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quote:

ORIGINAL: HanBarca

More problems:
- lack of coordination between naval and air operations (I can remember no episodes in which the italian air force helped during a naval engagement - only luftwaffe during 2nd battle of sirte)

- outdated strategic approach to air/naval warfare: no carriers because "italy is a natural aircraft carrier in the center of mediterranean" and no attention on air attacks on ships (that's job for the navy or for the macho-oriented "incursori" units)


The problem was the former, not the latter. Italy didn't really needed aircraft carriers because "her position made the peninsula a natural aircraft carrier in the Central Med" was basically correct. But the lack of coordination between the Navy and the Air Force doomed the concept. It was like if Spruance, before launching a strike at Midway, had to contact Pear Harbor, explain the situation and then wait for the Air Force to actually order the strike.

There a new and interesting school of thought about the Italian Navy in WWII that debunks a few myths. Since you are a fellow Italian I can suggest "La guerra italiana sul mare. La Marina tra vittoria e sconfitta 1940-1943" by Giorgio Giorgerini. It is one of the best military books I ever read, not only on the specific topic but in an absolute sense. Up there with "Shattered Sword" IMHO.

http://www.amazon.it/guerra-italiana-vittoria-sconfitta-1940-1943/dp/8804501502/ref=sr_1_3?s=books&ie=UTF8&qid=1325908964&sr=1-3


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RE: Italian Air Force in WWII - 1/9/2012 2:55:32 PM   
HanBarca


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quote:

Italy didn't really needed aircraft carriers because "her position made the peninsula a natural aircraft carrier in the Central Med" was basically correct


I don't think you have an idea of what an aircraft carrier capabilities are.
In WW2 having land based planes at, let's say, 2 hours flight from a naval battle it's like having no planes. Particularly if the enemy planes will be there in 15 minutes.

Using the same reasoning, Great Britain is a natural aircraft carrier in the North Sea so they don't need any aircraft carrier there. But guess what? Those stupid British kept up to 4 aircraft carrier around north sea and western approaches during world war 2.....Poor englishmen! They've never been good at sea!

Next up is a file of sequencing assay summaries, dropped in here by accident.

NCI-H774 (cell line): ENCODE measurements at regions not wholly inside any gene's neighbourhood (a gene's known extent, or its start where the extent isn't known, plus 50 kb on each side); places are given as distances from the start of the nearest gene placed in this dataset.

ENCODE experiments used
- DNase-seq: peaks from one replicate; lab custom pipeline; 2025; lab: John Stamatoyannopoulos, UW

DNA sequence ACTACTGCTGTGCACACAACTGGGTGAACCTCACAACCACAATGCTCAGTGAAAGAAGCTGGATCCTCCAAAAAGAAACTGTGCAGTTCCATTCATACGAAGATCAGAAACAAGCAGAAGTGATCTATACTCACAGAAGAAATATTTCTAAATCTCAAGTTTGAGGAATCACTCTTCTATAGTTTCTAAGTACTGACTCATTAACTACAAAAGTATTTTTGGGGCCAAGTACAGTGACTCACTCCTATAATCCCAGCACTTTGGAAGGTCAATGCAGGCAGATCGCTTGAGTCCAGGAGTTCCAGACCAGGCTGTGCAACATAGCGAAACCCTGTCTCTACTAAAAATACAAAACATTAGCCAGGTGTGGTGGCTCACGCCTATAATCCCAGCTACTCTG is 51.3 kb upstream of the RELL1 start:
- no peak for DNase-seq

Of course, no British admiral has ever contemplated an absurd concept like "a natural aircraft carrier". That's one of the (many) reasons for their mediterranean and home waters naval superiority during the whole war.





< Message edited by HanBarca -- 1/9/2012 3:09:15 PM >


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RE: Italian Air Force in WWII - 1/9/2012 3:40:00 PM   
SLAAKMAN


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Germany ignored a tremendous opportunity to upgrade Italian strategic advantages. Italy had some very capable pilots and aircraft designs that Germany failed to devote any attention to until it was too late. Italian Frogmen were the first unit of its kind to be deployed in the kind of role that caught the British completely by surprise and the Germans couldve expanded this weapon tenfold. Italian industry couldve been upgraded to levels that may have been decisive in the Med. Lucky for the Allies they simply overlooked their potential.

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Germany's unforgivable crime before the Second World War was her attempt to extricate her economy from the world's trading system and to create her own exchange mechanism which would deny world finance its opportunity to profit.
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RE: Italian Air Force in WWII - 1/9/2012 4:17:04 PM   
Prince of Eckmühl


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quote:

ORIGINAL: HanBarca

quote:

Italy didn't really needed aircraft carriers because "her position made the peninsula a natural aircraft carrier in the Central Med" was basically correct


I don't think you have an idea of what an aircraft carrier capabilities are.
In WW2 having land based planes at, let's say, 2 hours flight from a naval battle it's like having no planes. Particularly if the enemy planes will be there in 15 minutes.

If such a vessel were any sort of threat, it likely would have been sunk in port.

quote:

ORIGINAL: HanBarca
Using the same reasoning, Great Britain is a natural aircraft carrier in the North Sea so they don't need any aircraft carrier there. But guess what? Those stupid British kept up to 4 aircraft carrier around north sea and western approaches during world war 2.....Poor englishmen! They've never been good at sea!


Of course, no British admiral has ever contemplated an absurd concept like "a natural aircraft carrier". That's one of the (many) reasons for their mediterranean and home waters naval superiority during the whole war.

The UK had a huge empire and aircraft carriers proved essential not only to protecting trade from surface threats, but also submarine attack. Had the empire not existed and Britain not been so dependent on imports, then maintaining the Fleet Air Arm would have made a lot less sense.

Creating an effective force of carriers required a huge investment on the part of a country like the USA, UK or Japan. Where would Italy have found the resources to build a squadron of such ships, equip it with aircraft, and train its crew on the open sea (where they wouldn't be constantly challenged by land-based assailants)?

Strategically, the better investment would have been in a large and effective submarine force that was capable of working in concert with the Deutsche Kriegsmarine.


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RE: Italian Air Force in WWII - 1/9/2012 6:26:44 PM   
HanBarca


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quote: